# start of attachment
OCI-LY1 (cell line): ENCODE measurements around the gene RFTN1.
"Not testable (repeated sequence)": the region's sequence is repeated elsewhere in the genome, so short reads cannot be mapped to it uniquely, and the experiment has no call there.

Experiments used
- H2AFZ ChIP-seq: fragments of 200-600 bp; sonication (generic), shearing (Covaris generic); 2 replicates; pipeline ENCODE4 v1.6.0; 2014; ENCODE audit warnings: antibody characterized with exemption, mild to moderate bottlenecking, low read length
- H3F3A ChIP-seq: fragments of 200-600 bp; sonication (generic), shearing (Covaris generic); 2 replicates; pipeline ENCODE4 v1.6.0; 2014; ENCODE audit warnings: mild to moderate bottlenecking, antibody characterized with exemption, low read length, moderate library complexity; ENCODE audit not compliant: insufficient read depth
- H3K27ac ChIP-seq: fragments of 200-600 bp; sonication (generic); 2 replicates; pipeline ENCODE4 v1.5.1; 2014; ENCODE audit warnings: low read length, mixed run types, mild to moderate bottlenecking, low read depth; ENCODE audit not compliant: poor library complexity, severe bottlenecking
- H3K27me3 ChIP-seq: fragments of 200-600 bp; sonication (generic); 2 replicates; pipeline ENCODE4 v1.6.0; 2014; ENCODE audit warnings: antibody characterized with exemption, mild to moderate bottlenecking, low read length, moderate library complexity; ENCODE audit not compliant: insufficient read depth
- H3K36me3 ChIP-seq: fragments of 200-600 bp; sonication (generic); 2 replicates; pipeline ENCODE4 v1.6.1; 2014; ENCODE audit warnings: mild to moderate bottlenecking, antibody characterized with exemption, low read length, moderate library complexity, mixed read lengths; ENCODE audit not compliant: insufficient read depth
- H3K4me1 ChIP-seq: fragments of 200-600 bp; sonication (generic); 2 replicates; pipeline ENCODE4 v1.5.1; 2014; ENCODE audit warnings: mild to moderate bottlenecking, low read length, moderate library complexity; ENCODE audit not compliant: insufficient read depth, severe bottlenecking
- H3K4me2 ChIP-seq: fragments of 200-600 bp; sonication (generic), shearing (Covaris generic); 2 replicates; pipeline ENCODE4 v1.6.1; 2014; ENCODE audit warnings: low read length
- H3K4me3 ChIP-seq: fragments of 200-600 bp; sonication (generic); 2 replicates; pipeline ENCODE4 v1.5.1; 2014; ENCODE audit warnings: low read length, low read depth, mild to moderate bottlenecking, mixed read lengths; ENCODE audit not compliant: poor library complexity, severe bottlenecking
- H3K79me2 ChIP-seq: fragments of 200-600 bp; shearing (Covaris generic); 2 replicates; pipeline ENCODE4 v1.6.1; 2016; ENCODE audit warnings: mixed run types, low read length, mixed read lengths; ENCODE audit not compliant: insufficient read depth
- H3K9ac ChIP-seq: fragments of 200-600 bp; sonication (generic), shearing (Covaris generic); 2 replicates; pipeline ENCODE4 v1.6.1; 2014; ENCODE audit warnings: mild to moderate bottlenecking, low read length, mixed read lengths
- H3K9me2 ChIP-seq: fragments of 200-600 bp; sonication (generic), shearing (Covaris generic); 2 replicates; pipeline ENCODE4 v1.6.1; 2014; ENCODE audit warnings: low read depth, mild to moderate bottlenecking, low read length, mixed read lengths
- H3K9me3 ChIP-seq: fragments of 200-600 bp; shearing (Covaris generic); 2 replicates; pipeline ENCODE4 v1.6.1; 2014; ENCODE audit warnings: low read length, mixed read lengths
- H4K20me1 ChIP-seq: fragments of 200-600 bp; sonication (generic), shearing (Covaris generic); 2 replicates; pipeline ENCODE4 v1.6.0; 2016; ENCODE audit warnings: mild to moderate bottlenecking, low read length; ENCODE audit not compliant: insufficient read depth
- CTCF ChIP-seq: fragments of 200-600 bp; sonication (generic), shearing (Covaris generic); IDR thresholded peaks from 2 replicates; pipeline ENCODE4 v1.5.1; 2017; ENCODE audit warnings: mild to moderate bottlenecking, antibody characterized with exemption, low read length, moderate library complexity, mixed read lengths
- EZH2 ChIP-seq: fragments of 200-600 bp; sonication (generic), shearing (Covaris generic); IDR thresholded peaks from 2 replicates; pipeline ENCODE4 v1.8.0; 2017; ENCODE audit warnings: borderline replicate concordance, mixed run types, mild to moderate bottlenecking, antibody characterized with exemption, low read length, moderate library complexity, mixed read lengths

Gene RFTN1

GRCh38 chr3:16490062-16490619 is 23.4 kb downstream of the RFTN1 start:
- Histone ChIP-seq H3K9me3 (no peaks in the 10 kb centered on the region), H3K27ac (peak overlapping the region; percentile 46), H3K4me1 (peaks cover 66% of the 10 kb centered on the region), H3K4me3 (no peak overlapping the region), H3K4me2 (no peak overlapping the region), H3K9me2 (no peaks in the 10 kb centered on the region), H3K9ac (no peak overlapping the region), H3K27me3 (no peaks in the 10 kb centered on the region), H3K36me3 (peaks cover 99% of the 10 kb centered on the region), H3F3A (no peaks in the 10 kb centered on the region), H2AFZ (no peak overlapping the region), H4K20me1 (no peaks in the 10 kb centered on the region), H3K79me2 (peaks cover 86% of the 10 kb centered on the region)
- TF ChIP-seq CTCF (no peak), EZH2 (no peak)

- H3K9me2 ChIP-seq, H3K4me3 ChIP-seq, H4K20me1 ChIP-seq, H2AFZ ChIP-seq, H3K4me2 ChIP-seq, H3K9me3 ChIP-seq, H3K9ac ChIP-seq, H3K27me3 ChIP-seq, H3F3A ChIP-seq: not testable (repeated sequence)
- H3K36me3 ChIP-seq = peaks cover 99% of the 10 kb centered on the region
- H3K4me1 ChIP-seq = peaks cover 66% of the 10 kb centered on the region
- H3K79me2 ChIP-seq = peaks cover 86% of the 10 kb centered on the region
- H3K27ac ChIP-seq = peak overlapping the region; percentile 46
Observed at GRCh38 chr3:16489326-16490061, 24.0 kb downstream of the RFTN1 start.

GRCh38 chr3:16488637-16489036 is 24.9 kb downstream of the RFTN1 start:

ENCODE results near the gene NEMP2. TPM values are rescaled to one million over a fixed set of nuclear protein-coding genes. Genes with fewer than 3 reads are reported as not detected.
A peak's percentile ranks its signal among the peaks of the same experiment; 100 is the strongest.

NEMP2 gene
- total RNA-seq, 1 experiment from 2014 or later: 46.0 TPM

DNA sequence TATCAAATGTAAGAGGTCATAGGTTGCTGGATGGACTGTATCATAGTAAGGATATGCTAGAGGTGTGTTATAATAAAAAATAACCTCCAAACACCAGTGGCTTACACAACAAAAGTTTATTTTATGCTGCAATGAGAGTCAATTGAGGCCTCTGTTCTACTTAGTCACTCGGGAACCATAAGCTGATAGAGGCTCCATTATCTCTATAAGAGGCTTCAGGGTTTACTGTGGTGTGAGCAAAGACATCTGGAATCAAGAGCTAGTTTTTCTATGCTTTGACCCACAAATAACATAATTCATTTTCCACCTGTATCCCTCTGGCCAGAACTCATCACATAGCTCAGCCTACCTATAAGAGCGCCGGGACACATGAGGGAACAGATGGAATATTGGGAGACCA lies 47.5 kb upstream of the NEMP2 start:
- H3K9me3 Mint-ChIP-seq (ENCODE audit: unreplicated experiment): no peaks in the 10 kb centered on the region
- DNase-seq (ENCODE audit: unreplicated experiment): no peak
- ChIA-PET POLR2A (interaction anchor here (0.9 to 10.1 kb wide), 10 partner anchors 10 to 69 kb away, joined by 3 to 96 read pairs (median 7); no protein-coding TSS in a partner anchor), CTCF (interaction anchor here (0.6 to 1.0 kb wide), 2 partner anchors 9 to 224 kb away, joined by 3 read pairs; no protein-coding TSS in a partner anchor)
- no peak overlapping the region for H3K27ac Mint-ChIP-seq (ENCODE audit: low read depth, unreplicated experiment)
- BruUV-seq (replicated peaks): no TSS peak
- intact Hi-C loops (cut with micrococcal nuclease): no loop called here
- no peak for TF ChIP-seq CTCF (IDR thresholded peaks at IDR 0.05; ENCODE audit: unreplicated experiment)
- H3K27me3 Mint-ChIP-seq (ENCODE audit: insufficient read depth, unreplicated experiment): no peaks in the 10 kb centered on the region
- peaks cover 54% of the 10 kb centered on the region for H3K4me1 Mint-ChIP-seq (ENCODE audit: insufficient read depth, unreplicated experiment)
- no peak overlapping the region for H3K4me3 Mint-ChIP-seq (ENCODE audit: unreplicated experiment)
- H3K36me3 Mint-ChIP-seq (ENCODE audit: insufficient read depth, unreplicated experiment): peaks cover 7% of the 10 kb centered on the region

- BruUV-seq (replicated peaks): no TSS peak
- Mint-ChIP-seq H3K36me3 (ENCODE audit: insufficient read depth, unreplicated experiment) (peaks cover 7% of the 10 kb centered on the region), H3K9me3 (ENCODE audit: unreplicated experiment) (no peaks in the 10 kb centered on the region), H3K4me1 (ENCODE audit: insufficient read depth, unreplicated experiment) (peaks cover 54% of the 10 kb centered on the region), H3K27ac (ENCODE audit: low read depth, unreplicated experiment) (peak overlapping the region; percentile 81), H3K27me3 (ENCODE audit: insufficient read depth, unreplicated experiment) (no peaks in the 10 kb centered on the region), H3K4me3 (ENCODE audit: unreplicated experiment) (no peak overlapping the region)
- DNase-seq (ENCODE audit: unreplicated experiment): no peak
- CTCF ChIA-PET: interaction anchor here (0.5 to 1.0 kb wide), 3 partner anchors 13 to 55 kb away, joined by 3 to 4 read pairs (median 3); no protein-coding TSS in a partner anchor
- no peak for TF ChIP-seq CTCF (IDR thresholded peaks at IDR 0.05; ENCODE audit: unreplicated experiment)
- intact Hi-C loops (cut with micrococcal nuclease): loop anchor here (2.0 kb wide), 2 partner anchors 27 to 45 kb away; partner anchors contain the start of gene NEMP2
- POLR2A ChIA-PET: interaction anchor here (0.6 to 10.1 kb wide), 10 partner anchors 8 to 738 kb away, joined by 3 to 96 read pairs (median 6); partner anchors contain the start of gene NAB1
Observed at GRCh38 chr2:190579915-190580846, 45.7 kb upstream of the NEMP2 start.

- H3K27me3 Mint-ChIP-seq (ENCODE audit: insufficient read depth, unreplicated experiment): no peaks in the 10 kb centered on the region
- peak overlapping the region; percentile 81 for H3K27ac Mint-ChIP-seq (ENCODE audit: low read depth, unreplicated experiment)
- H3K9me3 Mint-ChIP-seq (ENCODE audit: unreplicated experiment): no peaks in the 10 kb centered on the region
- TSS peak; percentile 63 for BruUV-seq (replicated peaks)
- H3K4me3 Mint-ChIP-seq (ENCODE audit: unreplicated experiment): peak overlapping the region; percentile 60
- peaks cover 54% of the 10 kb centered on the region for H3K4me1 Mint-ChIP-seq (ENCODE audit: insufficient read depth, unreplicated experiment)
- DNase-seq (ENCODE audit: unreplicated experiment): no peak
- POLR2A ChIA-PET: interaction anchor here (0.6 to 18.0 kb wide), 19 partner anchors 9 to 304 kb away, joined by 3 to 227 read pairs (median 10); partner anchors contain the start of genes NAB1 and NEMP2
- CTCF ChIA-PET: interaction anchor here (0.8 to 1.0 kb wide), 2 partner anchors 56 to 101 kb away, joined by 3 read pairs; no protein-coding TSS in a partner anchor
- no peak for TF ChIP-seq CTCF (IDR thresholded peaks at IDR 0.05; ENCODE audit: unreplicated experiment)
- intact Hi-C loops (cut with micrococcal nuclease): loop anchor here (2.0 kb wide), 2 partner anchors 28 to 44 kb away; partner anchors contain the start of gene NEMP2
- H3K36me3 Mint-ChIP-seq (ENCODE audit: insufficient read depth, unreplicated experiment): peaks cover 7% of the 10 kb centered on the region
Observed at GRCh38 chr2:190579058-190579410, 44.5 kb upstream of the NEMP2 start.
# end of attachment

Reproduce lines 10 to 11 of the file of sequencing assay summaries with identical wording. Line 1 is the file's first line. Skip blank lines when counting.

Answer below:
- H3K4me2 ChIP-seq: fragments of 200-600 bp; sonication (generic), shearing (Covaris generic); 2 replicates; pipeline ENCODE4 v1.6.1; 2014; ENCODE audit warnings: low read length
- H3K4me3 ChIP-seq: fragments of 200-600 bp; sonication (generic); 2 replicates; pipeline ENCODE4 v1.5.1; 2014; ENCODE audit warnings: low read length, low read depth, mild to moderate bottlenecking, mixed read lengths; ENCODE audit not compliant: poor library complexity, severe bottlenecking